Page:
Insights > Overcoming the Top Challenges of Implementing ASC 842 Lease Accounting Standard

Overcoming the Top Challenges of Implementing ASC 842 Lease Accounting Standard

As public companies file their first 10-Qs under the new lease accounting standard, private companies are turning their attention to assessing the impacts of, and implementing, ASC 842.  For many companies, the level of effort required will be significantly greater than that required for the new revenue recognition standard (ASC 606).  We’ve found the following workstreams often require significant commitments of time and resources: lease collection and abstraction; system selection, configuration, and implementation; internal control design and assessment; and accounting policy development.  Below are some key challenges we’ve encountered in implementing ASC 842 for public companies:

  1. The devil is in the details.  While the overall principle of ASC 842 is straightforward, implementation is extremely nuanced.  For example, more arrangements could be considered embedded leases under the new guidance and, in some cases, value may need to be assigned among both lease and non-lease components of arrangements.  Also, certain failed sale-leaseback transactions under the old standard may achieve sale accounting under the new standard.  And there are significant changes to the build-to-suit accounting guidance.
  2. Gaining comfort over completeness can be a challenge.  There are a number of arrangements previously not identified as leases that may now be identified as meeting the definition of a lease or containing embedded leases.  Because many companies do not have well-defined contract management processes, gathering all potential lease contracts can be both difficult and time-consuming.  Unlike ASC 606, there isn’t a defined “ring-fence” around where leases reside within financial statements.  Companies will need to assess all transactions for potential lease implications.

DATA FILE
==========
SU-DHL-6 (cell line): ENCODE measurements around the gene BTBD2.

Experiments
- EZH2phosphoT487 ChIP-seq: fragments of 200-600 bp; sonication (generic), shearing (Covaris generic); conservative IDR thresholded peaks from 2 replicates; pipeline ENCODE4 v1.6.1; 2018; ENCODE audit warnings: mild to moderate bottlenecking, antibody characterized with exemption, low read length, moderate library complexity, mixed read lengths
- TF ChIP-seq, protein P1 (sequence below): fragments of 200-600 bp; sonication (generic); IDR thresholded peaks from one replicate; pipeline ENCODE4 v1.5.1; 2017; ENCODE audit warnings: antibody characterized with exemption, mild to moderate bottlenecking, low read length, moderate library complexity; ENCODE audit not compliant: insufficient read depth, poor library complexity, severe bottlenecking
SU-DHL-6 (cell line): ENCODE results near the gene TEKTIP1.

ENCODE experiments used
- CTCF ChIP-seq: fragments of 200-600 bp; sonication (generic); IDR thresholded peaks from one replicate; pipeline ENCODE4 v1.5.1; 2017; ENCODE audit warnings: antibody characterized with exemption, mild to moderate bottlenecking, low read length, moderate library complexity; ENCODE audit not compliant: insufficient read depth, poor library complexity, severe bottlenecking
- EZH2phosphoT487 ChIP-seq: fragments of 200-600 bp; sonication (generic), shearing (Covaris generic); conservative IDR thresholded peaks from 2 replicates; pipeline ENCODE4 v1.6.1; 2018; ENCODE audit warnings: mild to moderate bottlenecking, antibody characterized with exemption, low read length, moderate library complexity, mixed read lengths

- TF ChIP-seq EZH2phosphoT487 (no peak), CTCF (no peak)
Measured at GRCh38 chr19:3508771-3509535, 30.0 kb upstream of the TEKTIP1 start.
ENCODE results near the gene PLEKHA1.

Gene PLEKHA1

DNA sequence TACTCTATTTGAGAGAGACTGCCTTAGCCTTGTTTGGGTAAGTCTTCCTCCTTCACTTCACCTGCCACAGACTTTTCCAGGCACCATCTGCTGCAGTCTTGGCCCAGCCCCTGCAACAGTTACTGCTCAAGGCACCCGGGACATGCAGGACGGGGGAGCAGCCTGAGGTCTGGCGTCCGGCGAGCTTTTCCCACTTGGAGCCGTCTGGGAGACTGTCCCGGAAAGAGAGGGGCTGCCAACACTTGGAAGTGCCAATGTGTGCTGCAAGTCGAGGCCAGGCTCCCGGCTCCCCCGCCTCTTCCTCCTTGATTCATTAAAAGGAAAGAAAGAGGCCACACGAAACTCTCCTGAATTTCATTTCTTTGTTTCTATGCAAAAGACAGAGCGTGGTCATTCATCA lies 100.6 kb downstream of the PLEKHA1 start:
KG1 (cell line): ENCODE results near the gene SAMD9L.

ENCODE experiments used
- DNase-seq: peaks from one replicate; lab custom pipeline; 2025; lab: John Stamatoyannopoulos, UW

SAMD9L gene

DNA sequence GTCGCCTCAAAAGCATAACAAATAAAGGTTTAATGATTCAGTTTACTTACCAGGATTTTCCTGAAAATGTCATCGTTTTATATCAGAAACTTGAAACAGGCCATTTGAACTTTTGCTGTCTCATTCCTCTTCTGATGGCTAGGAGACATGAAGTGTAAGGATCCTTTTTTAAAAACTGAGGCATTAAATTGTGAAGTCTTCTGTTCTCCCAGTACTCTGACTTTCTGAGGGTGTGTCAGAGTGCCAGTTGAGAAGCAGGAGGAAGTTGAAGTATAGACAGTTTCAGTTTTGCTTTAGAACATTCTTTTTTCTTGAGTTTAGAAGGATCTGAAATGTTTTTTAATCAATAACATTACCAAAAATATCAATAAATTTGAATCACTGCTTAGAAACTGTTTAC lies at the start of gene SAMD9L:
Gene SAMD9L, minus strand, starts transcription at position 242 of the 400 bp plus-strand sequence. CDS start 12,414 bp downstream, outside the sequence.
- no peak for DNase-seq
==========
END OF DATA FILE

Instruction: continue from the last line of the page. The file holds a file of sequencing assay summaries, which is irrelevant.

3. Specialized software may be required. Existing systems may need to be modified or enhanced in order to provide the information necessary to drive new reporting and disclosure requirements.  Companies considering using a spreadsheet model should have a plan in place for: handling disclosures; accounting for modifications, terminations, and renewals; allocation among cost centers; workflows and internal controls; and obtaining auditor signoff.
  4. This is not just an accounting effort.  Our clients have seen pervasive impacts across the organization, including within IT, Tax, FP&A, Legal, Operations, and Treasury, among others.
  5. Think beyond the transition date.  It is important to consider changes to business processes in order to successfully account for and report on leases in future reporting periods.  In many cases the ongoing effort is more significant than the upfront effort.

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